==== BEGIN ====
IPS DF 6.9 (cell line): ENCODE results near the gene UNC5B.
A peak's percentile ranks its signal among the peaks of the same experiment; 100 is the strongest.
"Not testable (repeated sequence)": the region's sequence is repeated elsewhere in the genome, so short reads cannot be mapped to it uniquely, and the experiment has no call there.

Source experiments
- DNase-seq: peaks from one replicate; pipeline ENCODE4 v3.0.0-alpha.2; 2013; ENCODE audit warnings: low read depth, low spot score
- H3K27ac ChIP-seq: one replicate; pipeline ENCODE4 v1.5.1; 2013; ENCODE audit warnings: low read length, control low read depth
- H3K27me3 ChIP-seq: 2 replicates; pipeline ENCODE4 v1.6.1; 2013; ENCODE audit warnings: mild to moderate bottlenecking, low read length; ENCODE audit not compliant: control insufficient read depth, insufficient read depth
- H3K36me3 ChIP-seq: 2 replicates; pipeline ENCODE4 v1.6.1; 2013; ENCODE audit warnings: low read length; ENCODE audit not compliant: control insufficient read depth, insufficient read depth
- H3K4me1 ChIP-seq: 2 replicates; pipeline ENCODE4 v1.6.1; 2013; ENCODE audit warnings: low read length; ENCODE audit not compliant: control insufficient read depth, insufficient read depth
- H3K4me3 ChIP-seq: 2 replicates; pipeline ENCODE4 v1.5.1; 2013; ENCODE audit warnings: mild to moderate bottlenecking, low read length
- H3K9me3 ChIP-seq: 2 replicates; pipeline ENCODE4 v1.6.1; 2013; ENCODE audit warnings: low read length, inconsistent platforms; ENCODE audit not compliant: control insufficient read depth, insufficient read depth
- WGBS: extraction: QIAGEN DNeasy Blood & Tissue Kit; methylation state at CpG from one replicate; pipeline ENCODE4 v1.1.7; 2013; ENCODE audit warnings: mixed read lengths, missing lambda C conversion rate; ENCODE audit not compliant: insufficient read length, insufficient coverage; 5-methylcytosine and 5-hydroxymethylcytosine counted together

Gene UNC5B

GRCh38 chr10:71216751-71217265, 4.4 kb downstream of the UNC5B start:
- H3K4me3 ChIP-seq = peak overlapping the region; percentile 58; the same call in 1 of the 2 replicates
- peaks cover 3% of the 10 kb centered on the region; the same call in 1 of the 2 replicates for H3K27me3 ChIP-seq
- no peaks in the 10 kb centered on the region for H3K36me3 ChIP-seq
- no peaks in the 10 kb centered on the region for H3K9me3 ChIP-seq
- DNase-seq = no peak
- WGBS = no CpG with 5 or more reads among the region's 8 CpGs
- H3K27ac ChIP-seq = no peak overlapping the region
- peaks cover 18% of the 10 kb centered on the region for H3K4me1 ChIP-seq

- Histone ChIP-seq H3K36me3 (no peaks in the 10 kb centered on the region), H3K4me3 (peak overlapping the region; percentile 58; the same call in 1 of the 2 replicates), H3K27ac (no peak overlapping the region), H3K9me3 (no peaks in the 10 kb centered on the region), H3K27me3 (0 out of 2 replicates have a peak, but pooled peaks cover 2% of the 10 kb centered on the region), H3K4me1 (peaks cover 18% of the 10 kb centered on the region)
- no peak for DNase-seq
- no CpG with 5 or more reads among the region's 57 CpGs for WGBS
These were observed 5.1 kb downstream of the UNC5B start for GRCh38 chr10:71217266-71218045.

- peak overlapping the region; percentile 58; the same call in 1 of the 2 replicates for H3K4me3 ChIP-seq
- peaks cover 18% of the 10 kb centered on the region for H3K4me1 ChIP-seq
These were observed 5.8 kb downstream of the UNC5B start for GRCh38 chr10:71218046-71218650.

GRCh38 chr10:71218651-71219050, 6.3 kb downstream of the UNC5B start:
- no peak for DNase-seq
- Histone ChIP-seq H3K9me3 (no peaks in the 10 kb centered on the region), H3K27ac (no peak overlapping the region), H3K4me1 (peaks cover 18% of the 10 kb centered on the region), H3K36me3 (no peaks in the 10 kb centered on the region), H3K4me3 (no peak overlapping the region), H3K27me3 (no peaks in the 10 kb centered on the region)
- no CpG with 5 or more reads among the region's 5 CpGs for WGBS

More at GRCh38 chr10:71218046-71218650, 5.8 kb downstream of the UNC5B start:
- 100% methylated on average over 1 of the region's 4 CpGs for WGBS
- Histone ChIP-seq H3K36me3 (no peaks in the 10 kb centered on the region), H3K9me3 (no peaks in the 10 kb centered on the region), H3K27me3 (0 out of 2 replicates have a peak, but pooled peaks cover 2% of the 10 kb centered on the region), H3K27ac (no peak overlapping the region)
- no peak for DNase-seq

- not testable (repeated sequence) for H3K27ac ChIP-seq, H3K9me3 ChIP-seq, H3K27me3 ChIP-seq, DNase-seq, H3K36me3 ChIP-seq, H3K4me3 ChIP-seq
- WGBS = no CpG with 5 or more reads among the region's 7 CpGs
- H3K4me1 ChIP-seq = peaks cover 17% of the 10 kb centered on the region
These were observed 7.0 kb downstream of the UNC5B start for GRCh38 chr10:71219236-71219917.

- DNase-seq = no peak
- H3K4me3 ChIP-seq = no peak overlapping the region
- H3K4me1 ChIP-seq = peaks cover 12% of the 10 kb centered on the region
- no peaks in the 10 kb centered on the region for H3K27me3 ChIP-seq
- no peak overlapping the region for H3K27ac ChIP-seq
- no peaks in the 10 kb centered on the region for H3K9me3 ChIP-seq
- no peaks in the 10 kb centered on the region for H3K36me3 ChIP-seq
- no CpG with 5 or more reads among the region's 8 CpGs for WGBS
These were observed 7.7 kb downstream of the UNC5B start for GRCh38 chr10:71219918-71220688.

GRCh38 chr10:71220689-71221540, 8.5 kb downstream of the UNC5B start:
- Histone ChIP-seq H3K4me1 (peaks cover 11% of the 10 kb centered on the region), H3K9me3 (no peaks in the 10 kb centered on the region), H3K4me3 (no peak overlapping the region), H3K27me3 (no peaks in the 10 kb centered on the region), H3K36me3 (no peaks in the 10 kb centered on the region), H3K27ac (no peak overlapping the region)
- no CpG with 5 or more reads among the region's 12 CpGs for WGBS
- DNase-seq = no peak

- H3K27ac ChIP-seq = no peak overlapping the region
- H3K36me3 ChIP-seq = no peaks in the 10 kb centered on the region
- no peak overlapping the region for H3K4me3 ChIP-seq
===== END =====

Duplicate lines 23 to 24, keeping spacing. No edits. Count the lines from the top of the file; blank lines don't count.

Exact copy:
- Histone ChIP-seq H3K36me3 (no peaks in the 10 kb centered on the region), H3K4me3 (peak overlapping the region; percentile 58; the same call in 1 of the 2 replicates), H3K27ac (no peak overlapping the region), H3K9me3 (no peaks in the 10 kb centered on the region), H3K27me3 (0 out of 2 replicates have a peak, but pooled peaks cover 2% of the 10 kb centered on the region), H3K4me1 (peaks cover 18% of the 10 kb centered on the region)
- no peak for DNase-seq